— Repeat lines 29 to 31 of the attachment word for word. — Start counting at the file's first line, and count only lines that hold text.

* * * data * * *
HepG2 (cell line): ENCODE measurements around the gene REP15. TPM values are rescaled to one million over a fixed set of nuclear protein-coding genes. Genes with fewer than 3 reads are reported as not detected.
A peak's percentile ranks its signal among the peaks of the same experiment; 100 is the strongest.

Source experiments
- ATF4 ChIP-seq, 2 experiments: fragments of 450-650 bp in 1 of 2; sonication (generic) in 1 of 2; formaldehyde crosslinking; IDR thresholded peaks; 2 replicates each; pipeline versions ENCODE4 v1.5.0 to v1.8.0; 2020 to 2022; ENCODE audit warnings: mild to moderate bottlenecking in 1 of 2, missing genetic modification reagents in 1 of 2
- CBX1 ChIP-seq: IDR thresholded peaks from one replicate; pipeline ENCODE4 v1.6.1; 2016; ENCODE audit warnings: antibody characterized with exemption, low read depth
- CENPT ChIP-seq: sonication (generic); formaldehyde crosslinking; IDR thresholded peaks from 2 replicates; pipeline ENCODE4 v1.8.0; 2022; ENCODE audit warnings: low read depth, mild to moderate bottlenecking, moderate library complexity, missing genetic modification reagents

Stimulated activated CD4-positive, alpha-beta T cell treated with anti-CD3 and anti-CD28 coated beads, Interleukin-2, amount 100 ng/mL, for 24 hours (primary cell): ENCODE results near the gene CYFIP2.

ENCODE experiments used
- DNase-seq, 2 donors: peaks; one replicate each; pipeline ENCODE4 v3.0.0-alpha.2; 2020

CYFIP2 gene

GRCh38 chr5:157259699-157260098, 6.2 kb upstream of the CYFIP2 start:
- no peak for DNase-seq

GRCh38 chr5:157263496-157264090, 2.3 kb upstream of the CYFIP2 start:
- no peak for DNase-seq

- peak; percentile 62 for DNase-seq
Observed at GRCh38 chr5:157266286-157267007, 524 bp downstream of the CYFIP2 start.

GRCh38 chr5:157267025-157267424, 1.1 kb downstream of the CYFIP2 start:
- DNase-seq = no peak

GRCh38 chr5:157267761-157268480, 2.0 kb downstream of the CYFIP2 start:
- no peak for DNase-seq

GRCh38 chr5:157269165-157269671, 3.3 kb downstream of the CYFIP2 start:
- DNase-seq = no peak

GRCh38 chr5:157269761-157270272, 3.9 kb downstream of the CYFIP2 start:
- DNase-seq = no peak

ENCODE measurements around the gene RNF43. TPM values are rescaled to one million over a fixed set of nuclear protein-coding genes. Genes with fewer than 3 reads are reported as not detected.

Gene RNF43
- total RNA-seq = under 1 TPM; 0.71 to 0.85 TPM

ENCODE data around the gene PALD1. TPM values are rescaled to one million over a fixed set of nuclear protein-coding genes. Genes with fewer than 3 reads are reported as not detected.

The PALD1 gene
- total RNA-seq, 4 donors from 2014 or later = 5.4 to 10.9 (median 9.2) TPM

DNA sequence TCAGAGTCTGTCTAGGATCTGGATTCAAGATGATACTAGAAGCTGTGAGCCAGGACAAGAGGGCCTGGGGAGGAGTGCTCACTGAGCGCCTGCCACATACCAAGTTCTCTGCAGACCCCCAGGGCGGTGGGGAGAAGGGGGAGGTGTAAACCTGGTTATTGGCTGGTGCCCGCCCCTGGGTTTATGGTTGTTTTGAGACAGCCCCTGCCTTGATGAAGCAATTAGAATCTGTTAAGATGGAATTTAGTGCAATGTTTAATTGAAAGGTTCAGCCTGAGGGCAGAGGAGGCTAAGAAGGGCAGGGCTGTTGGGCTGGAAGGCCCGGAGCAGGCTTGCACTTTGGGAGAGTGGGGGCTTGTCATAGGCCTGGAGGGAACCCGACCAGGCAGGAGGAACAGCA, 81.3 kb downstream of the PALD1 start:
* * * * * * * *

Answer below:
The PALD1 gene
- total RNA-seq, 4 donors from 2014 or later = 5.4 to 10.9 (median 9.2) TPM

DNA sequence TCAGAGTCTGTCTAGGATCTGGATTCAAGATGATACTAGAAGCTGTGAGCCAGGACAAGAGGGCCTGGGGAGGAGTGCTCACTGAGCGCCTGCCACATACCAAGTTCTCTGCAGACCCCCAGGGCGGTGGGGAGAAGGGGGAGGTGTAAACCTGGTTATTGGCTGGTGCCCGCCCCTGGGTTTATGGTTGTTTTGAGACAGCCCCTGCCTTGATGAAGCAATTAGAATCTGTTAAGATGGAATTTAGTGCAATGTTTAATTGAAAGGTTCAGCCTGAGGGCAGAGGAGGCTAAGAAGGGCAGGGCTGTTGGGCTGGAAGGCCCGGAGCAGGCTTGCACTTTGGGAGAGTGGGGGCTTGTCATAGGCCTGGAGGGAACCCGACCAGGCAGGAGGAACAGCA, 81.3 kb downstream of the PALD1 start: